Takata has been on a losing streak for the past couple of years, but new reports suggest that the beleaguered Japanese parts supplier could soon slide much, much deeper into the red.
Insiders say that within the next few weeks, the company may agree to pony up $1 billion to settle a criminal investigation brought by the U.S. Department of Justice.
If the rumors prove true, they wouldn't be entirely surprising. The company's fatally flawed airbags began making headlines in 2014, and 2015 was a publicists' worst nightmare--until 2016 rolled around, that is.
The Takata recall is now the biggest in U.S. history. In May, millions of the company's inflators were added to the recall list, bringing the total number of U.S. vehicles needing repairs to 42 million. Unfortunately, millions more could be affected in the future. Given the huge number of vehicles involved in the recall and the shortage of parts required to fix those vehicles, wrapping up the recall could take years.
Tragically, several more deaths were linked to the company's exploding airbag inflators this year, including one of the first to occur in a vehicle not made by Honda. As of today, 16 people have been killed by the devices, including 11 in the U.S. Hundreds more have been injured.
The recalls alone are costing Takata untold sums of money, which has been a major factor in the company's ongoing financial crisis. But that's not the supplier's only problem: here in the U.S., Takata is also being investigated for criminal wrongdoing.
Specifically, the Department of Justice is trying to determine whether Takata misled regulators and the public about the safety of its airbags and whether the company hid important information from federal officials. (You'll recall that until recently, Takata insisted that its airbag inflators that use ammonium nitrate were totally safe, despite overwhelming evidence to the contrary.)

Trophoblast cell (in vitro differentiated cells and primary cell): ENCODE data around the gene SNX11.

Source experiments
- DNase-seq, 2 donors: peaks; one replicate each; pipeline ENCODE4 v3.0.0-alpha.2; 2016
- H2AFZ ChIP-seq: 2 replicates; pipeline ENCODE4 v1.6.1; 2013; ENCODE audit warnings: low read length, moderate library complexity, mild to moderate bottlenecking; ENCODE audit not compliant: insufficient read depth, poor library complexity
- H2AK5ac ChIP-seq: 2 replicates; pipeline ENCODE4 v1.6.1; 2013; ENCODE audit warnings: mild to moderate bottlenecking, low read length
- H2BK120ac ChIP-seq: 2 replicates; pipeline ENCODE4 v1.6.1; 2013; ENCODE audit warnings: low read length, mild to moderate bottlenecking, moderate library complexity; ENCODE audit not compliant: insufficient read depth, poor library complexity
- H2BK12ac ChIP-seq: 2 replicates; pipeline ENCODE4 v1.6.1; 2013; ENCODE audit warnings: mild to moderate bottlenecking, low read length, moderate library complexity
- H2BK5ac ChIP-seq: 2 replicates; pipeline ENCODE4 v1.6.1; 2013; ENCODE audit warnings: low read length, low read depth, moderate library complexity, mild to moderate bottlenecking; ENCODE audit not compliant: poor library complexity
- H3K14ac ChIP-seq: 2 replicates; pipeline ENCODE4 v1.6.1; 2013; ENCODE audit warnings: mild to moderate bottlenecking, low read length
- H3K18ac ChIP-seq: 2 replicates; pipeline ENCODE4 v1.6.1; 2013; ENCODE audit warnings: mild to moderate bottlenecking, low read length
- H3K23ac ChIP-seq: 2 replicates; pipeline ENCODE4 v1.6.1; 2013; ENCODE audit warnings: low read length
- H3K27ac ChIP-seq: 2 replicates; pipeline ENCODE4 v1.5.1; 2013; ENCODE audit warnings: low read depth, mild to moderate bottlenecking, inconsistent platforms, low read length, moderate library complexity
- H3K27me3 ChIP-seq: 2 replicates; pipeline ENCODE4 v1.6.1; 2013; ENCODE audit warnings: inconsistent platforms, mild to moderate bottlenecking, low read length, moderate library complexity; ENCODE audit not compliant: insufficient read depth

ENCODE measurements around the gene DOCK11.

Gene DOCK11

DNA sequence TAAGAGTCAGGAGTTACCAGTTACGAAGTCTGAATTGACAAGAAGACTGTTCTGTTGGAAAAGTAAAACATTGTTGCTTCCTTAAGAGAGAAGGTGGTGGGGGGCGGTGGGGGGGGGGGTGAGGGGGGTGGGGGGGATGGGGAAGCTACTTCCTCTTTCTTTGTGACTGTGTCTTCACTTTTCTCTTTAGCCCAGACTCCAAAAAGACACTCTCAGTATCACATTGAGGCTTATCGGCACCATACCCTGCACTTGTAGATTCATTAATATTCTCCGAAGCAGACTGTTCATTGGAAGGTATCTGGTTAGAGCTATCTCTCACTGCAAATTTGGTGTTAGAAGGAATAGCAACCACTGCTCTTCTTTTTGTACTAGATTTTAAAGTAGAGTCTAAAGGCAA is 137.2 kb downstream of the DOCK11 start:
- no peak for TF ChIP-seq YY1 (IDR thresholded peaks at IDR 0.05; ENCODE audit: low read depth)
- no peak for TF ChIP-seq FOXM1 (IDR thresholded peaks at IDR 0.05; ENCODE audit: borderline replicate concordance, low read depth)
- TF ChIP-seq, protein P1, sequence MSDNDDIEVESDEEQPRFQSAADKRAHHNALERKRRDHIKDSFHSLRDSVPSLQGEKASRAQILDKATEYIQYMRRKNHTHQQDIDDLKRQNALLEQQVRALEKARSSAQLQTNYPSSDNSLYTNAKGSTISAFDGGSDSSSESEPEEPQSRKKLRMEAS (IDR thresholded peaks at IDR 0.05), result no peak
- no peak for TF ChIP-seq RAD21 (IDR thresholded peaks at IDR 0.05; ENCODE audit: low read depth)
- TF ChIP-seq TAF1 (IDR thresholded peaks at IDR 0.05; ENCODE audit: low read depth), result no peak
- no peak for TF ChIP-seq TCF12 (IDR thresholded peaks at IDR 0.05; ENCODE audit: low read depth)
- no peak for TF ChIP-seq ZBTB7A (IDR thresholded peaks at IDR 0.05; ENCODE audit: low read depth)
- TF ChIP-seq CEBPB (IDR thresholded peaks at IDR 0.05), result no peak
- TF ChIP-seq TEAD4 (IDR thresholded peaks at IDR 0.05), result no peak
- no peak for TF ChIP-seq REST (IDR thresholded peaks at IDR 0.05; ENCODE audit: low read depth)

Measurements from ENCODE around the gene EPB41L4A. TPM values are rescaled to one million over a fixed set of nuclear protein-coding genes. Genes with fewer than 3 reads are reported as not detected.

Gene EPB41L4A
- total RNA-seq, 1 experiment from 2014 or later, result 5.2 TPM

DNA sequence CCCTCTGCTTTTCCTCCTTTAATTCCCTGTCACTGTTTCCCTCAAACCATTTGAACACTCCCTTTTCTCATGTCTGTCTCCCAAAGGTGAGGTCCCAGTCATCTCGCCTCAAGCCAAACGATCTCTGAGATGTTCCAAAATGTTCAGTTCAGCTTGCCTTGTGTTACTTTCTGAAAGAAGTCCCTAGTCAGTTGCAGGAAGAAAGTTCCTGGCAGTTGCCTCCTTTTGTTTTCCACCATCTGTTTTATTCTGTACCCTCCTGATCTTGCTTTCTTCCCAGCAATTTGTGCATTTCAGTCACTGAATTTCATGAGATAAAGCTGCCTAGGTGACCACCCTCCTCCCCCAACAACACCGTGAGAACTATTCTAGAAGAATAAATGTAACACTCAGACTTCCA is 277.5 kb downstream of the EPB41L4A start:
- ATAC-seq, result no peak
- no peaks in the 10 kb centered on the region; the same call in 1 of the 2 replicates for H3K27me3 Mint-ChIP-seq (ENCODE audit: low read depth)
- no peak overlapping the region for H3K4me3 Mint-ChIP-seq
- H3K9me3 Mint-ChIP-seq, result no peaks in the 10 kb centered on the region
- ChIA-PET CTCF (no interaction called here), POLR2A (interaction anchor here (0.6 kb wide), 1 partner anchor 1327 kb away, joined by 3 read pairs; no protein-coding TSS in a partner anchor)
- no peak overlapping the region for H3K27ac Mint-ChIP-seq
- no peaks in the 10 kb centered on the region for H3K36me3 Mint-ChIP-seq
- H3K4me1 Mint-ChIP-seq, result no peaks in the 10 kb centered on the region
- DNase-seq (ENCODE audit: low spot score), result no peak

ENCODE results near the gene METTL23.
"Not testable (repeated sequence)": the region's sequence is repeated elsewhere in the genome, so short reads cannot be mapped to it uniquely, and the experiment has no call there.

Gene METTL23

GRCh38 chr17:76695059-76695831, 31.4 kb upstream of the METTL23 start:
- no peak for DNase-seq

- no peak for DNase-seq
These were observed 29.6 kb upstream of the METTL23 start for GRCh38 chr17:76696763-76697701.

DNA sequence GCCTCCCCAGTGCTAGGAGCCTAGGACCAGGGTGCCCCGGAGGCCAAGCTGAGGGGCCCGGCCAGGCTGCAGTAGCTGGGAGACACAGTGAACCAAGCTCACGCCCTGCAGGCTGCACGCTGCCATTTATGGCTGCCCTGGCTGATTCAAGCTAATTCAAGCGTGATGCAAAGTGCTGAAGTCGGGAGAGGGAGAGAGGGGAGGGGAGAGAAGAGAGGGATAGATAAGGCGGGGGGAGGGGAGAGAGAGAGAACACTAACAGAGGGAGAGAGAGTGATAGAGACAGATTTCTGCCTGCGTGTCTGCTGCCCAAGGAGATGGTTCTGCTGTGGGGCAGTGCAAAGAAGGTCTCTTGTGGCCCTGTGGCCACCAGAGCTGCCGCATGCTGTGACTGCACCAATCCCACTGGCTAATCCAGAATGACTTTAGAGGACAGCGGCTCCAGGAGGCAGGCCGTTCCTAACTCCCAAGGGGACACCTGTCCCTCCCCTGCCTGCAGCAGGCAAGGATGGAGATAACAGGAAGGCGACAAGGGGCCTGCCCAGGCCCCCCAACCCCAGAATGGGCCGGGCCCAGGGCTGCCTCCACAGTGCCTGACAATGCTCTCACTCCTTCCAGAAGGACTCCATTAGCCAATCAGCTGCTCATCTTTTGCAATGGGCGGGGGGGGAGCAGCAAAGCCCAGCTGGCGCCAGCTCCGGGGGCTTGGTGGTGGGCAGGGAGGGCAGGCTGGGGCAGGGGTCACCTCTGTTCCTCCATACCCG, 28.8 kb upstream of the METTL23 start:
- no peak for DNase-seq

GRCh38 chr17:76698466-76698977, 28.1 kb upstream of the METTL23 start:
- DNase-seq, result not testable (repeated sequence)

Now, Takata appears ready to settle its case with the DOJ. People familiar with the talks say that the company could agree to federal fines reaching $1 billion--a sum that doesn't include the $70 million that Takata has already promised to pay or the $130 million it could be forced to cough up if it doesn't meet its obligations to the National Highway Traffic Safety Administration.
There's no indication when we might receive official details about the settlement. However, sources report that Takata may try to bring the DOJ investigation to a close before president-elect Trump is sworn into office on January 20.
While there's no indication that Trump or members of his administration would handle the investigation any differently than it's been handled until now, chances are good that Takata doesn't want to risk derailing the progress it's made over the past several years.